Motivation: RNA secondary structure prediction is widely used to understand RNA function. Recently, there has been a shift away from the classical minimum free energy methods to partition function-based methods that account for folding ensembles and can therefore estimate structure and base pair probabilities. However, the classical partition function algorithm scales cubically with sequence length, and is therefore prohibitively slow for long sequences. This slowness is even more severe than cubic-time free energy minimization due to a substantially larger constant factor in runtime.
Results: Inspired by the success of our recent LinearFold algorithm that predicts the approximate minimum free energy structure in linear time, we design a similar linear-time heuristic algorithm, LinearPartition, to approximate the partition function and base-pairing probabilities, which is shown to be orders of magnitude faster than Vienna RNAfold and CONTRAfold (e.g. 2.5 days versus 1.3 min on a sequence with length 32 753 nt). More interestingly, the resulting base-pairing probabilities are even better correlated with the ground-truth structures. LinearPartition also leads to a small accuracy improvement when used for downstream structure prediction on families with the longest length sequences (16S and 23S rRNAs), as well as a substantial improvement on long-distance base pairs (500+ nt apart).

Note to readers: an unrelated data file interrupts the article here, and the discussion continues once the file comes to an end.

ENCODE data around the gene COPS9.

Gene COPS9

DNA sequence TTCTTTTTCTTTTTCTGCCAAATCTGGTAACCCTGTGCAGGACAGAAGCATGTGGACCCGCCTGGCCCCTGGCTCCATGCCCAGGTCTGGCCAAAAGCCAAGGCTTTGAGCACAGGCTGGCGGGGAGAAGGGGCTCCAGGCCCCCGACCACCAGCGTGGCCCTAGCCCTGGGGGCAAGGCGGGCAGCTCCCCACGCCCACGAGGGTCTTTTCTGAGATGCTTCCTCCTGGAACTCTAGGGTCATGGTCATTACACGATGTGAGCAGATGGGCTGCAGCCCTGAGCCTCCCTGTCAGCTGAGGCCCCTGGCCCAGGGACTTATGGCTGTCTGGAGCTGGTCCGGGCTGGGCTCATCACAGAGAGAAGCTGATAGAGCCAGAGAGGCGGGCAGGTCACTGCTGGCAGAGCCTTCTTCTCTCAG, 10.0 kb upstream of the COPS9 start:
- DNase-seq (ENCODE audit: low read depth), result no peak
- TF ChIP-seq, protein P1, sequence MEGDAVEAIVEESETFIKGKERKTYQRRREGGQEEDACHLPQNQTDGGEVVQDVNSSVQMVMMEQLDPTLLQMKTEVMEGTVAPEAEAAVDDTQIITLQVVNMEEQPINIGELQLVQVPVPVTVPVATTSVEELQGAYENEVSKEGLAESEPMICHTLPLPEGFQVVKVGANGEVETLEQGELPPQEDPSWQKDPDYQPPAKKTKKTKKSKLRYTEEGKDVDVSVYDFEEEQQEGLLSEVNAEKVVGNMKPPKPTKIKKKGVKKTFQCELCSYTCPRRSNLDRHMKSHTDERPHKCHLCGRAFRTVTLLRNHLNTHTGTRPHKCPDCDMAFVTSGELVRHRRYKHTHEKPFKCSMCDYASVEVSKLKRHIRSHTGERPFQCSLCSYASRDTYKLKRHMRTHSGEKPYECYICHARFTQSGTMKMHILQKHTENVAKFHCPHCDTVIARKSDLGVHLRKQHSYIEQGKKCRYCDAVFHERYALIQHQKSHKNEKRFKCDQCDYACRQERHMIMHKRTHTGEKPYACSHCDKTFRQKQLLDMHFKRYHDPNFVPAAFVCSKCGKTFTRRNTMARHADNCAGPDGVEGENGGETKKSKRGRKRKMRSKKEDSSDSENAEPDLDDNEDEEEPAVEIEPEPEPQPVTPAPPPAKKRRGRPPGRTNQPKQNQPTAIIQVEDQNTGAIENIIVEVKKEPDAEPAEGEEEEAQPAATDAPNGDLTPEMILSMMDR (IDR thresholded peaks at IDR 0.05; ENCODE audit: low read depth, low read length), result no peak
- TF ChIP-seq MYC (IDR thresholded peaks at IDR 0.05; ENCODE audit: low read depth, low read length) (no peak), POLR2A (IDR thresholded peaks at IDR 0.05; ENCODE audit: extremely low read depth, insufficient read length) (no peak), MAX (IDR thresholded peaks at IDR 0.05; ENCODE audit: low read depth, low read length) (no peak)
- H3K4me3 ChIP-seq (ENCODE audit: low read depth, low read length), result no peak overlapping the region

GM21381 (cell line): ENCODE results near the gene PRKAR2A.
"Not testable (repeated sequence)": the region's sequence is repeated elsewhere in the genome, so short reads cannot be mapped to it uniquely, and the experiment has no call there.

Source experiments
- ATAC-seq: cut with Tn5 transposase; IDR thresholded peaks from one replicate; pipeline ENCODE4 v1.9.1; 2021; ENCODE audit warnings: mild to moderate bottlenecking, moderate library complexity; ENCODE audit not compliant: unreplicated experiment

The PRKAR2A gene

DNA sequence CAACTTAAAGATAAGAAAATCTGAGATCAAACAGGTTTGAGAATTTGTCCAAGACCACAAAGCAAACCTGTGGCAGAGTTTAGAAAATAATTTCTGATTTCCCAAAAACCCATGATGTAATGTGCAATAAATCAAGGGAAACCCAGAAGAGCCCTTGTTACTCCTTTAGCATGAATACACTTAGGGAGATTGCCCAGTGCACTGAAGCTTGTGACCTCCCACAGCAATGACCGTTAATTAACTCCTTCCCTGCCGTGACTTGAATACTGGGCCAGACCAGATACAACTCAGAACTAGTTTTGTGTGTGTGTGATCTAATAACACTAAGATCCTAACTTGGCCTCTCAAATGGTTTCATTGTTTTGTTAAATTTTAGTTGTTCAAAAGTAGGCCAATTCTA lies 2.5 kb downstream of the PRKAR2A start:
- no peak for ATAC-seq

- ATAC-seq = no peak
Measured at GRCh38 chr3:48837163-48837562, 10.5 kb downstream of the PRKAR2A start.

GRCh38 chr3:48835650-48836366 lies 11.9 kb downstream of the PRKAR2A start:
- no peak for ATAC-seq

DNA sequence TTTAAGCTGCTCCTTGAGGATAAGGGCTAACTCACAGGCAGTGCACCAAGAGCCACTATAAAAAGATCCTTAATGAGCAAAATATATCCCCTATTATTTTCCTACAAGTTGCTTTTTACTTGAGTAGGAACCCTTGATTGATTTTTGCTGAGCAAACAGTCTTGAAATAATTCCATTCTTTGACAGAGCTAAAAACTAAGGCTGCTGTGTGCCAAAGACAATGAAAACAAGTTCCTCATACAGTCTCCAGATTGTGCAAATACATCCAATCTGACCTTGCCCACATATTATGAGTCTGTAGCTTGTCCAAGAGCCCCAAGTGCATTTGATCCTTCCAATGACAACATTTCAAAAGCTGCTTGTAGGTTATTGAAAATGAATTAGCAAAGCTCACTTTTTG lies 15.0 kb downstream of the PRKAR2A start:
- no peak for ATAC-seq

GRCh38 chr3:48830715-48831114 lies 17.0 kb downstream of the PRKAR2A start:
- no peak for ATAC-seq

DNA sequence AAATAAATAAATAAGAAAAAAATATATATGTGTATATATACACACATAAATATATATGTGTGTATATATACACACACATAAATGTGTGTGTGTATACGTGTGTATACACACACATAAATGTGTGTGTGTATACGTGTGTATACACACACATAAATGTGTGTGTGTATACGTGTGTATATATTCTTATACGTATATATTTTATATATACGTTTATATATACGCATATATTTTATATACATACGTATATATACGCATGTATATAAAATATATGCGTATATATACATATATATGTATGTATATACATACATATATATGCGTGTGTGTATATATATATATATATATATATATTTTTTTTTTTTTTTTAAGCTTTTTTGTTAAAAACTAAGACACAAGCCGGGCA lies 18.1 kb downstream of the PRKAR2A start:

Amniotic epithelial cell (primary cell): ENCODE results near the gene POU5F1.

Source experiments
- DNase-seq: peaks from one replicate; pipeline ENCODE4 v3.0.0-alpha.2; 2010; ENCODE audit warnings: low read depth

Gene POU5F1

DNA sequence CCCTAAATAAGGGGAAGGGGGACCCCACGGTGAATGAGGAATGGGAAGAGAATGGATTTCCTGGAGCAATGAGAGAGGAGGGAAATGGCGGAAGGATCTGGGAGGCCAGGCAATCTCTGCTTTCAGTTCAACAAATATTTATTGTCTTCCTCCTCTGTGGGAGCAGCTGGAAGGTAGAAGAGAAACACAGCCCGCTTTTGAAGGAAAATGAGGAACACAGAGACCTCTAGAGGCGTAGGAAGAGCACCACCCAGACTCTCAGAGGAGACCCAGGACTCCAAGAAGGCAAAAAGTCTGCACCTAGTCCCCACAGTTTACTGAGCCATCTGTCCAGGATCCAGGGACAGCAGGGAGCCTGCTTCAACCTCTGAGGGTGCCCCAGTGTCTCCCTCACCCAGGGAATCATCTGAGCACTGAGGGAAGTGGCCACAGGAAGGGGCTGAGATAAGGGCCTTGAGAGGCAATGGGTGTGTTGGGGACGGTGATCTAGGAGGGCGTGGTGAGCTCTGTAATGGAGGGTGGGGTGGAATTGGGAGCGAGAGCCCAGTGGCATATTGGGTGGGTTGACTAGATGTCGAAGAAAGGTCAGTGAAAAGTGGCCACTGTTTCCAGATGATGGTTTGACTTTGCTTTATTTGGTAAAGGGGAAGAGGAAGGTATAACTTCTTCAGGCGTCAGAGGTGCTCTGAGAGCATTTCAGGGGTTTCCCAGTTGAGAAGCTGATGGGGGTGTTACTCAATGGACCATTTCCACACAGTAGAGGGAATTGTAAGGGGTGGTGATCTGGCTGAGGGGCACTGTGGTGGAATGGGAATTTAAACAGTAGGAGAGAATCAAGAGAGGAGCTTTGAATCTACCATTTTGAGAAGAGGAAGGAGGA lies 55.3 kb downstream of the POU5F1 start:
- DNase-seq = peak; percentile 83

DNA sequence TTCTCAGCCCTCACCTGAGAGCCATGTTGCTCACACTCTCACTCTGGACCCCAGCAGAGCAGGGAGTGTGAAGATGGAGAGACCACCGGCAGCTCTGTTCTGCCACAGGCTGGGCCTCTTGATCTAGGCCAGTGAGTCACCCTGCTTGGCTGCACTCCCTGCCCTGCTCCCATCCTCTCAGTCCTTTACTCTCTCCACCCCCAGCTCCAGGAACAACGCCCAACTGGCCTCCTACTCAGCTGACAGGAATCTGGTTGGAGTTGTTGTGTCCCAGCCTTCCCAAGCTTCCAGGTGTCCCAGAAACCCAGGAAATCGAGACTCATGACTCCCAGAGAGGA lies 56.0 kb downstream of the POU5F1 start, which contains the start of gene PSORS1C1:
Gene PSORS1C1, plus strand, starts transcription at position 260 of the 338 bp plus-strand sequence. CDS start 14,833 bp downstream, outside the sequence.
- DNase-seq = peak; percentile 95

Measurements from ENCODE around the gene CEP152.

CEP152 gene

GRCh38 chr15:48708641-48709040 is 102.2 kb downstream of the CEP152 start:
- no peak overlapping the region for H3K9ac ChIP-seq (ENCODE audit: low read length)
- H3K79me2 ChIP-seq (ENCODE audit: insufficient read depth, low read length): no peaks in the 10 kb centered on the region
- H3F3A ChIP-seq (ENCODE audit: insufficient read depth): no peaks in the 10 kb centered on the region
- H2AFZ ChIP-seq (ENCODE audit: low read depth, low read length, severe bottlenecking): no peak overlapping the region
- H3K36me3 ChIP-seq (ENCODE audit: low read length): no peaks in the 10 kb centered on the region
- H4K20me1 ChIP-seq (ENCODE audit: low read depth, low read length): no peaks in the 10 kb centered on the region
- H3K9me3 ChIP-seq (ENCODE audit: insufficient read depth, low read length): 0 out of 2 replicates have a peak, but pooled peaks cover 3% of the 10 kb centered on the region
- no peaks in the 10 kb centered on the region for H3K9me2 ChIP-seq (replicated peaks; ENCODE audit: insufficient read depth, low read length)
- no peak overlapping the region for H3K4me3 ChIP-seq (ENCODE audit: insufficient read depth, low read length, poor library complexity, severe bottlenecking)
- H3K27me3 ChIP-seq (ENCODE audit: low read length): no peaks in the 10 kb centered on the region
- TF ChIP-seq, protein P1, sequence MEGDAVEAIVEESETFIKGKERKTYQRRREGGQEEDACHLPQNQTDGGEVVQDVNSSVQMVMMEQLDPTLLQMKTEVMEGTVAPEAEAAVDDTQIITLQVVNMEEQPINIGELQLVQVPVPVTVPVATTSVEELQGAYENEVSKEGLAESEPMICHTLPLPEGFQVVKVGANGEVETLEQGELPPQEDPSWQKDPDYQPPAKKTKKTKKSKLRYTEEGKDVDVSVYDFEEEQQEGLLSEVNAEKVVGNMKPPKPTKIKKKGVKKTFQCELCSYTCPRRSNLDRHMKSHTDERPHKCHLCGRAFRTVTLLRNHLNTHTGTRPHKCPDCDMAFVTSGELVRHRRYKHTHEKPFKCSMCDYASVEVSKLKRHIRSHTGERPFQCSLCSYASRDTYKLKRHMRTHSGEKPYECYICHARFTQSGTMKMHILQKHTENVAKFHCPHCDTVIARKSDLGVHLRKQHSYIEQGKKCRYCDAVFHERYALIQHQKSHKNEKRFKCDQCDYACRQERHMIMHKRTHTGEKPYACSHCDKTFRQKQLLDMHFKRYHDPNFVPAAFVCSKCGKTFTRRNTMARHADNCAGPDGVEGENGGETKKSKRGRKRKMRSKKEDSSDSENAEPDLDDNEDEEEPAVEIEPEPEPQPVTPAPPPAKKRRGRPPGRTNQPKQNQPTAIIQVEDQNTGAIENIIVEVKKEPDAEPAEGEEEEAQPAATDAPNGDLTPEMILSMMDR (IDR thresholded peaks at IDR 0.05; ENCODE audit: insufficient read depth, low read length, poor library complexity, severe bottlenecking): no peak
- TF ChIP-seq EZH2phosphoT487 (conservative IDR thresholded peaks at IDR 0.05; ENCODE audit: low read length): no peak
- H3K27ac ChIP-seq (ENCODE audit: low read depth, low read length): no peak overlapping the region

Availability and implementation: Code: http://github.com/LinearFold/LinearPartition; Server: http://linearfold.org/partition.
Supplementary information: Supplementary data are available at Bioinformatics online.
© The Author(s) 2020. Published by Oxford University Press.